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Leading by Nature

Giles Hutchins, an author, speaker, business transformation leader and CEO coach
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It’s a fascinating yet challenging time to be a leader. We are in the midst of an old system dying and a new one being born, with unceasing transformation impacting all industries. 

Climate change, Covid and conflict are all impacting the way we work, and an increasingly dispersed multi-generational workforce searching for meaning and belonging. The unrelenting pace of these leadership challenges is demanding a shift in the way we approach leadership and organisational development, from root to leaf. 

This shift in leadership and organisational development involves moving away from a reductive perspective which compartmentalises an organisation like a machine – with silos, hierarchies and predictable linear relationships. This mindset has created a worldview which is ruled by hyper-competition, scarcity, fear and control. It served us well during the Industrial Revolution, but is wholly unfit for 21st century business.  

Look to Nature for our New Leadership Principles

To get away from these systems, we need to look to nature for our new leadership principles. Leading by Nature is a fundamental departure from the traditional mechanistic management theory that much of today’s mainstream business world is rooted in. Instead, an approach based on living systems takes its insight from the way life works, and sees our organisations as living systems full of complex processes involving human relationships. By becoming more natural and conscious leaders, we can better sense and respond to dynamics at play across and organisation which acts as a living system.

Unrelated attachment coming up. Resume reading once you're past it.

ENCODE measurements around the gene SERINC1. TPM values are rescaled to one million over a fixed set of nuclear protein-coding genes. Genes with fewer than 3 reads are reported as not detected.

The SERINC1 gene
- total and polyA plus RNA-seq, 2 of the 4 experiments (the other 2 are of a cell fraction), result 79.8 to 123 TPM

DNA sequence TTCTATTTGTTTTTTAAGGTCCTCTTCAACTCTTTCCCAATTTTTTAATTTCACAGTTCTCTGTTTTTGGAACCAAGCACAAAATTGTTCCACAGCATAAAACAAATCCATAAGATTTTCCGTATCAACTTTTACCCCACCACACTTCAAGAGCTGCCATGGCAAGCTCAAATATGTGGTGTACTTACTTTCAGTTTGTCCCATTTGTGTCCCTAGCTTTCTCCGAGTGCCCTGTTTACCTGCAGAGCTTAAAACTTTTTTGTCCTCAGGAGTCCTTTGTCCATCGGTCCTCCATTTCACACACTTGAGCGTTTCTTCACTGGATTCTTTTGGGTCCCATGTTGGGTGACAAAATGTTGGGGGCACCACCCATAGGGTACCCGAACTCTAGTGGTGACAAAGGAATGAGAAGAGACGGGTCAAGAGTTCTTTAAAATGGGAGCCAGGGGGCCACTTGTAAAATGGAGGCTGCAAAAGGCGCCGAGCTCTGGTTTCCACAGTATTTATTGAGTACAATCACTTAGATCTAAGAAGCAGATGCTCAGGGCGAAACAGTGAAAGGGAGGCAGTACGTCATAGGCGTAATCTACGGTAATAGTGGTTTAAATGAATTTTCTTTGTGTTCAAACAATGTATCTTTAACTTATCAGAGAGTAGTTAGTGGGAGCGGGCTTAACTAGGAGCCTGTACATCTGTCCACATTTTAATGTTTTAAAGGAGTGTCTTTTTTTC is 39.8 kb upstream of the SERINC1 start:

Organisations are constantly evolving. They are relational and purposeful systems made up of messy, unpredictable human relationships that take place within a complicated web of stakeholders and individuals. Organisations are non-linear by their nature, and are naturally closer to living systems than to the traditional structure imposed on them. Organisations and businesses respond to continuous change, learn and evolve and thrive during unceasing transformation.  

Starting the Transition

So how do we start this transition? I’m lucky to have worked with some brilliant companies and CEOs, and have developed a simple set of tools and practices which help organisations embrace natural systems. These tools relate to ‘inner’ and ‘outer’ dimensions, and addressing each of these can help drive regenerative business practices which are enabled to deal with the challenges of today.